Site logo

F1 set to go back to the future

NEWS STORY
08/09/2010

Mat Coch writes:

Nicknamed the Yellow Teapot, a result of its reliability problems, the Renault RS01 of 1977 was a revolutionary car. Featuring a 1.5-litre engine, the car pioneered turbo-charging in Formula One at a time when Colin Chapman was experimenting with ground effects on the Lotus 78.

If reports are to be believed Formula One is set to return to turbo-charged, ground effect cars from 2013. Pitpass exclusively revealed in April that the sport was considering a return to 1.5-litre turbo engines, as well as reintroducing KERS, which was dumped by the teams for 2010.

New details suggest Formula One is on the brink of agreeing to a 4-cylinder 1.6-litre turbocharged formula, with ground effect and KERS. Ground effect would appear to be an answer for the aerodynamic difficulties modern cars face when attempting to pass - the reduction in downforce rendering the chasing driver standard in the turbulence, unable to overtake - while KERS will effectively give chasing drivers a 'push to pass' power boost as seen in 2009. Drivers will benefit from increased protection with regulations extending the sidepods.

Engine regulations would prevent the astronomical 1000bhp or more seen during the turbo era (1977 - 1988), 2013 regulations restricting engines to 10,000rpm, with a fuel flow system. As a result the engines are expected to put out similar numbers to the 650bhp the current 2.4-litre V8 units produce, while the fuel flow restrictions would prevent a return to the fuel conservation races that became a trademark of racing in the 1980's.

Most teams are understood to be in agreement with the new regulations, though Ferrari has already publicly scoffed the idea. Ferrari's engine man, Luca Marmorini, believes the changes are too significant to be reliably achieved in the available time. Engine lives would increase, with drivers restricted to four engines as opposed to the eight available in 2010. Marmorini is instead in favour of a a 1.8-litre V6 engine, which can be more easily adapted from the current units, and doesn't require such a radical redesign of the cars.

Speaking to Corriere dello Sport Ferrari boss Stefano Domenicali was more scathing still, warning that Ferrari could leave the sport if the Italian marque did not agree with the technical direction the sport was taking. The Ferrari boss claimed that the team could return to Le Mans or North America "depending how the rules are configured."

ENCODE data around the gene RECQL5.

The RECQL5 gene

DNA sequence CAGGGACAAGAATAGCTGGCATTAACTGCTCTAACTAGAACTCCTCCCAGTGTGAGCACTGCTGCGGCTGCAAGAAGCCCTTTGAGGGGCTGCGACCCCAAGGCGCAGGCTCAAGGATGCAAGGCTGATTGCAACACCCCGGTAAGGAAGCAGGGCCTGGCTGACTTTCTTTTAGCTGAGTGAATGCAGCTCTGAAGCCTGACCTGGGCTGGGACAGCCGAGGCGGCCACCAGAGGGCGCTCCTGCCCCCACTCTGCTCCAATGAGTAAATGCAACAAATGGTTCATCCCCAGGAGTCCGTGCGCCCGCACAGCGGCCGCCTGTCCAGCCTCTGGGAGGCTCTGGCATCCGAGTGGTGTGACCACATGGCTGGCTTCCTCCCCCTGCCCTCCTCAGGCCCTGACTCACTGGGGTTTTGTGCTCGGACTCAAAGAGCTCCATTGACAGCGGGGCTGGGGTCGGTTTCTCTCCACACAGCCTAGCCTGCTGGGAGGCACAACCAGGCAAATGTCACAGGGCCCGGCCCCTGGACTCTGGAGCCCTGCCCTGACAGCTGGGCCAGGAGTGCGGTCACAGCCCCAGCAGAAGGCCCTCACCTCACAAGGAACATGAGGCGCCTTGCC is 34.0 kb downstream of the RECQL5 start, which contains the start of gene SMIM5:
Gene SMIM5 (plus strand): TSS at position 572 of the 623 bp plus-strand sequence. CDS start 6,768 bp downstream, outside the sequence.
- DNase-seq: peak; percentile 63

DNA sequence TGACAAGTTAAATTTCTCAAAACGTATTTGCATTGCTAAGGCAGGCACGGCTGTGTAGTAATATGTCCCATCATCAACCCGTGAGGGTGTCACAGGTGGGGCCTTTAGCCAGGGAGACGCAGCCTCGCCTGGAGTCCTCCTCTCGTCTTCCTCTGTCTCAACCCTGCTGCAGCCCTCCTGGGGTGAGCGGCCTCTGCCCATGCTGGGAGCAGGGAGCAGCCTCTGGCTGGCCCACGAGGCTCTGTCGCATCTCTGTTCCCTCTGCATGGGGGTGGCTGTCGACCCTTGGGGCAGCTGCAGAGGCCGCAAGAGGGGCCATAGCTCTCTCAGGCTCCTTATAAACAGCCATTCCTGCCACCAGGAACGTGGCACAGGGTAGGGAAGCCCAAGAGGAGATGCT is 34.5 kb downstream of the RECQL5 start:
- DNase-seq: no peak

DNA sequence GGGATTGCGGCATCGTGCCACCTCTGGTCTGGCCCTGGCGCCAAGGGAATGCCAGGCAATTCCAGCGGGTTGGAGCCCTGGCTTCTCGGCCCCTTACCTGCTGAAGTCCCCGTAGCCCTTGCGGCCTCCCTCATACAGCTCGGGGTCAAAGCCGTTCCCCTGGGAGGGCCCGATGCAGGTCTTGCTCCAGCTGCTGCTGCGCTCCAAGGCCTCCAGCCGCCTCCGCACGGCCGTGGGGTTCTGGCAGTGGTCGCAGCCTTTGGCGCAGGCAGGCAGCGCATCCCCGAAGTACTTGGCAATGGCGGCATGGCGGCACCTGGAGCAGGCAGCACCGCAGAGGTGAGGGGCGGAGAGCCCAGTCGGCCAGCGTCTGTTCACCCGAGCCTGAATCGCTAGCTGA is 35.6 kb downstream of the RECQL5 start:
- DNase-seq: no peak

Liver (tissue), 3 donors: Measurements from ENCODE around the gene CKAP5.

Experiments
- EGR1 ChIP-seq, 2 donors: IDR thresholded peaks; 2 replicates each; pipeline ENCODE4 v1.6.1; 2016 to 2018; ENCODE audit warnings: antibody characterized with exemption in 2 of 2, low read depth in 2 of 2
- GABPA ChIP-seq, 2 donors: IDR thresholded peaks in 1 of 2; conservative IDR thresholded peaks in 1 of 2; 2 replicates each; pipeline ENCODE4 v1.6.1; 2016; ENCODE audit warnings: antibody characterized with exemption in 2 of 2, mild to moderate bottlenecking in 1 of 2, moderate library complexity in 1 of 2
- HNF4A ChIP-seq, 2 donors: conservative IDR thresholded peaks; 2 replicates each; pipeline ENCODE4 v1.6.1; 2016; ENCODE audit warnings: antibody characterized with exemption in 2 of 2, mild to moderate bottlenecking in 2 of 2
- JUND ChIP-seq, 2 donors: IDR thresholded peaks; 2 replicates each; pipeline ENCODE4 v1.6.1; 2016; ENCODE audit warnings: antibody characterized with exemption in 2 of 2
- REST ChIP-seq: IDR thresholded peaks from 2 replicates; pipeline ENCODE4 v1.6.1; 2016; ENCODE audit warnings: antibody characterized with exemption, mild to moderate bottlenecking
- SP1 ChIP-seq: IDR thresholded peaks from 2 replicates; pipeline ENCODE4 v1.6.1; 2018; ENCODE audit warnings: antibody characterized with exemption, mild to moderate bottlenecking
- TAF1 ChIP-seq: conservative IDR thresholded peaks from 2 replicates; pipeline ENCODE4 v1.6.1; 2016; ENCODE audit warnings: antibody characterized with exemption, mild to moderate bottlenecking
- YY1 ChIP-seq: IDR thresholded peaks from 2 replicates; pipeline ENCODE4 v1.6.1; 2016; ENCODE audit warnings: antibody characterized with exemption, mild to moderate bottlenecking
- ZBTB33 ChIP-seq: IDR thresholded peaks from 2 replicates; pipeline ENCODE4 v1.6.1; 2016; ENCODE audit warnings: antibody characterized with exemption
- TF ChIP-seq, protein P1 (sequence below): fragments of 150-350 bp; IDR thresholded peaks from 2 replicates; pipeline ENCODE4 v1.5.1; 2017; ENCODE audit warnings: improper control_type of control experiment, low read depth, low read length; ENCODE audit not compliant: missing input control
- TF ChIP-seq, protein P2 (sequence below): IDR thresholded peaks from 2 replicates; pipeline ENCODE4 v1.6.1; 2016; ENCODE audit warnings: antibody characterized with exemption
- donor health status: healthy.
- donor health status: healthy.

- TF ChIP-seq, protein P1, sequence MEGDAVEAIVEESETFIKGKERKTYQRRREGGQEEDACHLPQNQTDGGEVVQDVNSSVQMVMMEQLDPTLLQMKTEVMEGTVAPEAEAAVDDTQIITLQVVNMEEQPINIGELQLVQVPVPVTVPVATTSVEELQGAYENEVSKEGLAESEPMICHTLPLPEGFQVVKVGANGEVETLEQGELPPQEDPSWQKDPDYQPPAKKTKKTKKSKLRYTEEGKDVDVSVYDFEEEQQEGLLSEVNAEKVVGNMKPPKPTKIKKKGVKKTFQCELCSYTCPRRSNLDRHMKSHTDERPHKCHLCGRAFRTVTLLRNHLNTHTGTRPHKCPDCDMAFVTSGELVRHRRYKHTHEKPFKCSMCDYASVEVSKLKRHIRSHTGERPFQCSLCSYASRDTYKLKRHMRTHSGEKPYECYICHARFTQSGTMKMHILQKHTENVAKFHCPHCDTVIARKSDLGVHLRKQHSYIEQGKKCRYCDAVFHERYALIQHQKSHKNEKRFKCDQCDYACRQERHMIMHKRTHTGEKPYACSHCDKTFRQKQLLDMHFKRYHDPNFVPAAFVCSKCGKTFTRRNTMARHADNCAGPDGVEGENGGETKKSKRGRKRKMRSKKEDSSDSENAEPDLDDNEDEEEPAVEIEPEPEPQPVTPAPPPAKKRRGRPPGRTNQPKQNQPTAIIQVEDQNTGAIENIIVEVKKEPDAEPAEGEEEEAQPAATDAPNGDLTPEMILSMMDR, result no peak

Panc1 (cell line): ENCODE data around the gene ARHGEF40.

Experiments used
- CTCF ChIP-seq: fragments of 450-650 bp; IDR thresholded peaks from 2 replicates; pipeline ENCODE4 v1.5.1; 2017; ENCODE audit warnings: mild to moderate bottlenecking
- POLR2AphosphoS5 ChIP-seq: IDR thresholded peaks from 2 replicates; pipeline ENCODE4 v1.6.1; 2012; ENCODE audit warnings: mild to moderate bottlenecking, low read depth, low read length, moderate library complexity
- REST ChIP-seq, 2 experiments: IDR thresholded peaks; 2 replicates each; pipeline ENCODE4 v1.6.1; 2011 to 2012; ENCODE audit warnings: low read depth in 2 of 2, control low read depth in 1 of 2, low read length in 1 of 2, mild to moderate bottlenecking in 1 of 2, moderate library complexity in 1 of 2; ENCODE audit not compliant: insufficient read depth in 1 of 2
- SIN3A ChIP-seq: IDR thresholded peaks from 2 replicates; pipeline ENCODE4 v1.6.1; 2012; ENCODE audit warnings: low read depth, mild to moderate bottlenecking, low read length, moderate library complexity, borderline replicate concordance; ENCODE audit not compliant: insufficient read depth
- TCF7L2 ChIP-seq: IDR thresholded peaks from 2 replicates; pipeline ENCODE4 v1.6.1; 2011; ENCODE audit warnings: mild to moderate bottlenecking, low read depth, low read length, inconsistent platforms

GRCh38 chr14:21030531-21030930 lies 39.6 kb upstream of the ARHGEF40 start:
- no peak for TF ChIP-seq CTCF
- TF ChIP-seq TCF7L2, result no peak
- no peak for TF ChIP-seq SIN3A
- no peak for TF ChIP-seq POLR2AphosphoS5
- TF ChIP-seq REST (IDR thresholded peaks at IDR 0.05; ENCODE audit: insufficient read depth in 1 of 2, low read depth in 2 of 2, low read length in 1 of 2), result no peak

More information is expected once the World Motor Sport Council has met, though it looks certain a reduction in engine capacity is expected ahead of 2013.

LATEST NEWS

more news >

RELATED ARTICLES

LATEST IMAGES

galleries >

  • Pitpass.com latest F1/Formula 1 images
  • Pitpass.com latest F1/Formula 1 images
  • Pitpass.com latest F1/Formula 1 images
  • Pitpass.com latest F1/Formula 1 images
  • Pitpass.com latest F1/Formula 1 images
  • Pitpass.com latest F1/Formula 1 images
  • Pitpass.com latest F1/Formula 1 images
  • Pitpass.com latest F1/Formula 1 images
  • Pitpass.com latest F1/Formula 1 images
  • Pitpass.com latest F1/Formula 1 images
  • Pitpass.com latest F1/Formula 1 images
  • Pitpass.com latest F1/Formula 1 images
  • Pitpass.com latest F1/Formula 1 images
  • Pitpass.com latest F1/Formula 1 images
  • Pitpass.com latest F1/Formula 1 images
  • Pitpass.com latest F1/Formula 1 images
  • Pitpass.com latest F1/Formula 1 images
  • Pitpass.com latest F1/Formula 1 images
  • Pitpass.com latest F1/Formula 1 images
  • Pitpass.com latest F1/Formula 1 images

POST A COMMENT

or Register for a Pitpass ID to have your say

Please note that all posts are reactively moderated and must adhere to the site's posting rules and etiquette.

Post your comment

READERS COMMENTS

 

No comments posted as yet, would you like to be the first to have your say?

Share this page

X

Copyright © Pitpass 2002 - 2020. All rights reserved.

about us  |  advertise  |  contact  |  privacy & security  |  rss  |  terms